In light of the current political and social landscape around the world, there has been an increase of refugees abroad and here at home. With the imminent arrival of more refugee children and families from Syria and other war-torn regions, how can we assist these families in assimilating to their new home? How do we find out what their needs are so we can provide them with critical information about literacy, social services, jobs and other resources?
Libraries have long been a champion of freedom of access to materials for all walks of life. How do we leverage our commitment to equitable access to meet the needs of refugees, many of whom are vulnerable children?
Certainly the efforts of REFORMA have been well documented in promoting library services to Latinos and Spanish-speaking refugees. It has provided children from El Salvador, Honduras and Guatemala backpacks of books and other resources when they arrive in the United States. The Chartered Institute of Library and Information Professionals (CILIP) and Libraries Without Borders are other examples of organizations that aid refugees. CILIP, in the U.K., has outlined a welcome statement framing the types of services they feel are valuable to immigrants. Libraries without Borders has partnered with the United Nations to create a portable toolkit to assist refugees with information, literacy, and digital connectivity.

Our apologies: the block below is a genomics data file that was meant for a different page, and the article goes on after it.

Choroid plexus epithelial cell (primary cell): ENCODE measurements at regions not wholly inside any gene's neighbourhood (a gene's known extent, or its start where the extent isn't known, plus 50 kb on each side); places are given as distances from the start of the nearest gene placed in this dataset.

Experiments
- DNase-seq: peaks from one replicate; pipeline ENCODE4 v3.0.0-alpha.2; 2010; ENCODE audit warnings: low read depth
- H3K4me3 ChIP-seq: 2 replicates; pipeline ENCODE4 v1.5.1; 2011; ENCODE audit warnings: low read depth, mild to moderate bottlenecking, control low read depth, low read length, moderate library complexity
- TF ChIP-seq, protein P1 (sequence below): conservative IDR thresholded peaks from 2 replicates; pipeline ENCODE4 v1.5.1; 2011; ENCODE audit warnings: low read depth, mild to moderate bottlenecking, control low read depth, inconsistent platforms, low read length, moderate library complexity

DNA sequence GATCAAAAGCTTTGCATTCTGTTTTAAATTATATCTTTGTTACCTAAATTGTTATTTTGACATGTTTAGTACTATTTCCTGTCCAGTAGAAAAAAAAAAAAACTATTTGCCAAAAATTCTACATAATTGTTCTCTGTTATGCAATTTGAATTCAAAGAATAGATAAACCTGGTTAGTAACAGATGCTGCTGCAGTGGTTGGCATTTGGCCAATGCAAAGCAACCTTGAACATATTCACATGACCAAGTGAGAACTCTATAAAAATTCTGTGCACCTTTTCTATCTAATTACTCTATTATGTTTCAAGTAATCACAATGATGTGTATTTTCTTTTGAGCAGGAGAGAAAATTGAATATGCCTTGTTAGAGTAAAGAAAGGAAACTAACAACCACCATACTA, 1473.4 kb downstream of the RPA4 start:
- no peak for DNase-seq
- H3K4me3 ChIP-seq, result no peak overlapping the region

The Rogers Park and Albany Park communities in Chicago are two of the most diverse Neighborhoods in the entire country. There are over 40 different languages spoken in each of these communities. Several community organizations connect immigrants and refugees to the local libraries to access services, including story times for children. The Howard Area Community Center, Albany Park Community Center, and World Relief Chicago are a few of the community organizations that bring families to the Rogers Park and Albany Park Branch libraries for family story times, Summer Learning Challenge activities and to use the vast wealth of resources available at the Chicago Public Library.
We owe a sense of responsibility not only to the individuals who we can see, those who beckon our library doors and make our patron counts tick- but also to those we cannot see, but have the potential to reach. These people are the most vulnerable and marginalized members of our society, whether they be U.S. citizens or not, so let’s take the lead in designing programs and policies that aid in their general welfare.
A recent study by the Pew Center sites that many Americans say they want libraries to serve special constituents like immigrants. In fact, 59 percent of the study respondents reported they would like to see libraries create services or programs for immigrants and first generation Americans. I say we should all answer the call!
Library in a Box